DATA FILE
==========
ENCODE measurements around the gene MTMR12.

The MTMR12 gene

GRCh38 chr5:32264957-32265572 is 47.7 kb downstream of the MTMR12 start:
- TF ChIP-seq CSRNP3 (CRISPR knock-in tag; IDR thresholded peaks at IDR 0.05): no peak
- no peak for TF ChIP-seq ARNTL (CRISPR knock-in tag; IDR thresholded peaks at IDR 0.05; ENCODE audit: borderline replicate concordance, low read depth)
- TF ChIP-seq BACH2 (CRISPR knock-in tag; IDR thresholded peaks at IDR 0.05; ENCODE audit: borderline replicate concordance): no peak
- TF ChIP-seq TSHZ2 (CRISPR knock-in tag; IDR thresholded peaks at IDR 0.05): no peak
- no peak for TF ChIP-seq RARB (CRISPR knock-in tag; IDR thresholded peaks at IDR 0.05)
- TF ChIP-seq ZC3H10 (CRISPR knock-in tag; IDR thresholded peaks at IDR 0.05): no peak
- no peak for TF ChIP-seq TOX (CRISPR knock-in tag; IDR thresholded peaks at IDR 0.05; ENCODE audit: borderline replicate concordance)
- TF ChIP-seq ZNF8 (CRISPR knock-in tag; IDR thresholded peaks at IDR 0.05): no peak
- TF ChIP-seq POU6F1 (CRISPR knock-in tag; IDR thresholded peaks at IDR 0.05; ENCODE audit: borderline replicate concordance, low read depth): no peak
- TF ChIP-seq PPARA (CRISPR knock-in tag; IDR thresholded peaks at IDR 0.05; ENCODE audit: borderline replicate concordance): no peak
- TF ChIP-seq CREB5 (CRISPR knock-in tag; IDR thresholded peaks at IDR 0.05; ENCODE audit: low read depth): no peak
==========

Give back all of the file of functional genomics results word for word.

ENCODE measurements around the gene MTMR12.

The MTMR12 gene

GRCh38 chr5:32264957-32265572 is 47.7 kb downstream of the MTMR12 start:
- TF ChIP-seq CSRNP3 (CRISPR knock-in tag; IDR thresholded peaks at IDR 0.05): no peak
- no peak for TF ChIP-seq ARNTL (CRISPR knock-in tag; IDR thresholded peaks at IDR 0.05; ENCODE audit: borderline replicate concordance, low read depth)
- TF ChIP-seq BACH2 (CRISPR knock-in tag; IDR thresholded peaks at IDR 0.05; ENCODE audit: borderline replicate concordance): no peak
- TF ChIP-seq TSHZ2 (CRISPR knock-in tag; IDR thresholded peaks at IDR 0.05): no peak
- no peak for TF ChIP-seq RARB (CRISPR knock-in tag; IDR thresholded peaks at IDR 0.05)
- TF ChIP-seq ZC3H10 (CRISPR knock-in tag; IDR thresholded peaks at IDR 0.05): no peak
- no peak for TF ChIP-seq TOX (CRISPR knock-in tag; IDR thresholded peaks at IDR 0.05; ENCODE audit: borderline replicate concordance)
- TF ChIP-seq ZNF8 (CRISPR knock-in tag; IDR thresholded peaks at IDR 0.05): no peak
- TF ChIP-seq POU6F1 (CRISPR knock-in tag; IDR thresholded peaks at IDR 0.05; ENCODE audit: borderline replicate concordance, low read depth): no peak
- TF ChIP-seq PPARA (CRISPR knock-in tag; IDR thresholded peaks at IDR 0.05; ENCODE audit: borderline replicate concordance): no peak
- TF ChIP-seq CREB5 (CRISPR knock-in tag; IDR thresholded peaks at IDR 0.05; ENCODE audit: low read depth): no peak